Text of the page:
2.3.2. 2. Use the Regression Workflow for estimating AGB

  • The Regression Workflow application offers several state-of-the-art regression algorithms from the scikit-learn library (see https://scikit-learn.org/stable/index.html) for predicting continuous variables. The application further includes an optional cross-validation for assessing model performances.

  • Click on Applications in the Menu, select Regression, and then Regression workflow to open the regression application.

    • Choose agb_regression_data.pkl as Training dataset.

    • Select RandomForestRegressor (default, due to the low processing time) as Regressor, and use the default model parameters. Note that the different algorithms provided lead to varying accuracies and processing times. Refer to the scikit-learn documentation for more information.

    • Raster layer with features specifies the raster image to which the regression model will be applied. Select enmap_sonoma.tif.

    • To make use of a cross-validation, set the Number of cross-validation folds’ to ``10` (default) and leave the Open output cross-validation regressor… option checked. Specify output path and file name (e.g. agb_estimation_cv.html) under Output cross-validation regressor performance report to save the report in your working directory.

    • The regression model can be optionally saved, e.g. for applying the model again to a dataset. Specify output path and file name (e.g. agb_rfmodel.pkl) under Output regressor to save the result in your working directory.

    • Specify output path and file name (e.g. agb_estimation.tif) under Output regressor layer to save the result in your working directory.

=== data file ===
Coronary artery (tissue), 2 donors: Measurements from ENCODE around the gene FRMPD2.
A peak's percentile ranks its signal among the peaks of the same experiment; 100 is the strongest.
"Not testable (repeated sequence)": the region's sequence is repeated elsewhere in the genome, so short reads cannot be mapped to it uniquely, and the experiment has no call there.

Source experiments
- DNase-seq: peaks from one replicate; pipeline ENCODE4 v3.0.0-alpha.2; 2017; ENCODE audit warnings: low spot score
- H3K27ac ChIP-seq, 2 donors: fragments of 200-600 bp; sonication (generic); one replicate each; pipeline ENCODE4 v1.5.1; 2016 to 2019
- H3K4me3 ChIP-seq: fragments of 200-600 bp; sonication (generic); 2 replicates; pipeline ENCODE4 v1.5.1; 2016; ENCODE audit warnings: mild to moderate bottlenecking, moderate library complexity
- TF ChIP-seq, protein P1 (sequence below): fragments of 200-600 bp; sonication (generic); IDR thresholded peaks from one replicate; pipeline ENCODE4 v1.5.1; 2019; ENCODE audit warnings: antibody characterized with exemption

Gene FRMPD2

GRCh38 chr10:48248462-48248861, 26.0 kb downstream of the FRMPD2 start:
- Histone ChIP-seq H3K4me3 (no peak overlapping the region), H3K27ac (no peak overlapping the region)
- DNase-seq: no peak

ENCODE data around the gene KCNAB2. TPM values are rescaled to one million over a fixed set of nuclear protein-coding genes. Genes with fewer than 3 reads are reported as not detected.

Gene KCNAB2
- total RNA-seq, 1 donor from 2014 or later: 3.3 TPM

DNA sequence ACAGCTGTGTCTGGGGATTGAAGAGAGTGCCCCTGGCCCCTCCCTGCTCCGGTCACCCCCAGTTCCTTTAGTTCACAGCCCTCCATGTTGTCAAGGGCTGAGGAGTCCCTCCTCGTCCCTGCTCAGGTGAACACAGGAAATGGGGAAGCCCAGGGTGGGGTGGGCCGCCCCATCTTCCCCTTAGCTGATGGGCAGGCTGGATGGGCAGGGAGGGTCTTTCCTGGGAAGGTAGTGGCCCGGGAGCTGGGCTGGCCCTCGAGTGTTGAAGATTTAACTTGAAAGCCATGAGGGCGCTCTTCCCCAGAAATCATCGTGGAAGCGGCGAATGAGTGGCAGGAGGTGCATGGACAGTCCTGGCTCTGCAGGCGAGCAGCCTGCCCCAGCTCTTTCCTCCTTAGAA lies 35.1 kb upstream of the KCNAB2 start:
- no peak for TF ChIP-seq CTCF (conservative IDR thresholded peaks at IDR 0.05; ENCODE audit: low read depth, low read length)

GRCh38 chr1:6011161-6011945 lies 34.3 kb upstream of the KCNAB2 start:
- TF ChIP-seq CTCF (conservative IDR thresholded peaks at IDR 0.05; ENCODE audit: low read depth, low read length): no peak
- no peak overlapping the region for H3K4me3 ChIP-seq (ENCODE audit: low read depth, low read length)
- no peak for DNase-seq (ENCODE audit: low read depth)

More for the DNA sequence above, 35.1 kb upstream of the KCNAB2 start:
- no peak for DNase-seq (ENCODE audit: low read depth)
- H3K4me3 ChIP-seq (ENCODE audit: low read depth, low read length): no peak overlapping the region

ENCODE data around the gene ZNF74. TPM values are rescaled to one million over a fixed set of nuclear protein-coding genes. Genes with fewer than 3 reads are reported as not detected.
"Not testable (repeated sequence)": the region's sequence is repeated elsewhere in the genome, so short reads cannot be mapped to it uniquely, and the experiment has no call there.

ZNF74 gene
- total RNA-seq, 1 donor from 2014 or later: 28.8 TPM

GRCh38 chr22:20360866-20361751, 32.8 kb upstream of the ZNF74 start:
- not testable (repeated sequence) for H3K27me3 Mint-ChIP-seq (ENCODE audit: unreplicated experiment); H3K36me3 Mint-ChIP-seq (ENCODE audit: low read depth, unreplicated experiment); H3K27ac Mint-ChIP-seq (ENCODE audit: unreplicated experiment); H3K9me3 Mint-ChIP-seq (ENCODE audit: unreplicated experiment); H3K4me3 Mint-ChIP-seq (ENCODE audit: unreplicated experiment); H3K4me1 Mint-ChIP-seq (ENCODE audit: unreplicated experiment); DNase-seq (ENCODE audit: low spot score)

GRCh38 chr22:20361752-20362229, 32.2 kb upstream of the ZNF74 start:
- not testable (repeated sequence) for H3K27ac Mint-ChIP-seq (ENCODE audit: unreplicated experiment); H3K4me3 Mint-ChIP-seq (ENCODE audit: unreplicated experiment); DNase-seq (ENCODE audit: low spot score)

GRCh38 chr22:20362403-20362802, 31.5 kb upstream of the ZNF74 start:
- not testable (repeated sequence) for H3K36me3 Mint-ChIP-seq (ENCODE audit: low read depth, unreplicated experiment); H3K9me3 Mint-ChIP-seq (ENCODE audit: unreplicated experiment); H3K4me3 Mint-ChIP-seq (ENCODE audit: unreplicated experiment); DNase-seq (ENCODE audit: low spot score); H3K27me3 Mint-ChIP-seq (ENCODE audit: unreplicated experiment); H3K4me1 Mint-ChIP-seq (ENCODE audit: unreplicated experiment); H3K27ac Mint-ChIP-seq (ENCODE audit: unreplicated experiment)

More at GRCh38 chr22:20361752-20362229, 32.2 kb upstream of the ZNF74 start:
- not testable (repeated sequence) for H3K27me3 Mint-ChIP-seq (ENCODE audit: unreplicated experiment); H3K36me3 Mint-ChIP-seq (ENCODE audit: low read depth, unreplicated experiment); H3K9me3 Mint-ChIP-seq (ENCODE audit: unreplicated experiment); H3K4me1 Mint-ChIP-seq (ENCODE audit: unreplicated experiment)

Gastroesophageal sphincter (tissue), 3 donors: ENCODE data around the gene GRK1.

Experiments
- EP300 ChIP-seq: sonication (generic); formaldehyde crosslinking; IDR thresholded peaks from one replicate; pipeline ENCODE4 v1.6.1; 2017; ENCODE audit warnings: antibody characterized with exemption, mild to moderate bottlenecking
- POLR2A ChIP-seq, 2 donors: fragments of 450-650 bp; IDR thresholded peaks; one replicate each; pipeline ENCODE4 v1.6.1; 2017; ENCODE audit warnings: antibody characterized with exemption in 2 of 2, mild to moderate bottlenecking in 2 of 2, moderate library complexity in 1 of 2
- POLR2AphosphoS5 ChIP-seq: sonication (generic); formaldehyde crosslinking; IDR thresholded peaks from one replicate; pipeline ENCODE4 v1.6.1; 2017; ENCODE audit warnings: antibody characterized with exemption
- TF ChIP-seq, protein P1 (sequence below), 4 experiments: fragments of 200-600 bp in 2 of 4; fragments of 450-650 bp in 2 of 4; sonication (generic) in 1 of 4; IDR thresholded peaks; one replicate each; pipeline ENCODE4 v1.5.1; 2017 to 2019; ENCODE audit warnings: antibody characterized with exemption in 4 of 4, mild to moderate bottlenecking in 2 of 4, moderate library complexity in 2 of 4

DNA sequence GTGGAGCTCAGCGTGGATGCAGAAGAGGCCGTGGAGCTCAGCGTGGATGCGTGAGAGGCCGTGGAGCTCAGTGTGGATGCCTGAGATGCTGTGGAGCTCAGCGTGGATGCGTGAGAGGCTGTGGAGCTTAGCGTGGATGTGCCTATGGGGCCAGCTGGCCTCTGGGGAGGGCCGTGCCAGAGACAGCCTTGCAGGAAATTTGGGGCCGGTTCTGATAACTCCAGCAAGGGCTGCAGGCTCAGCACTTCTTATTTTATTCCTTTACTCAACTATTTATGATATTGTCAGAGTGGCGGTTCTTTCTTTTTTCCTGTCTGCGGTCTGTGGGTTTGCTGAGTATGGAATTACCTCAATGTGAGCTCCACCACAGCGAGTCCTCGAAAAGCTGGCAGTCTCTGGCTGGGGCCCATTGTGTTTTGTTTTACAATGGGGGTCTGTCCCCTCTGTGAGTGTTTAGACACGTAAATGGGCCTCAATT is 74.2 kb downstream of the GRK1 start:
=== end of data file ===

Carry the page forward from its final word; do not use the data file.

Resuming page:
• Click run to start the Regression Workflow.



All processing options of the Regression Workflow that are labeled as [optional] can be disregarded by setting the Output to Skip Output.

2.3.3. 3. Assess the model performance for AGB estimation

  • After running the Regression Workflow, the performance report with scatterplots and statistical measures will be opened in your default web browser.

  • Based on the 10-fold cross-validation, you can now access the performance of your model to predict AGB.


2.3.4. 4. Visualize AGB results

  • After running the Regression Workflow, all outputs will appear in the Data Sources panel.

  • Close all opened Map/SpectralLibrary Windows. Open enmap_sonoma.tif as an RGB composite of your choice in Map #1.

  • Open the agb_estimation.tif in a new Map View and link to the Map #1. Use the Layer Properties to change the color ramp to white-green (Singleband pseudocolor).


2.3.5. Learning Activities

Learning Activities

  • B1: What general trends do you see in the biomass estimations? How do they compare to landscape features seen in the EnMAP imagery?

  • B2: Discuss the accuracy results, both in terms of the statistical measures, as well as the form of the scatterplot and histograms.

2.4. Exercise C: Compare AGB estimates with the NDVI


In this exercise, you will learn how to use the Raster Math application to calculate a NDVI map and generate a forest mask based on the NLCD land cover map. Based on the forest area only, you will then assess the AGB prediction from Exercise B relative to the NDVI using the Scatter Plot Tool.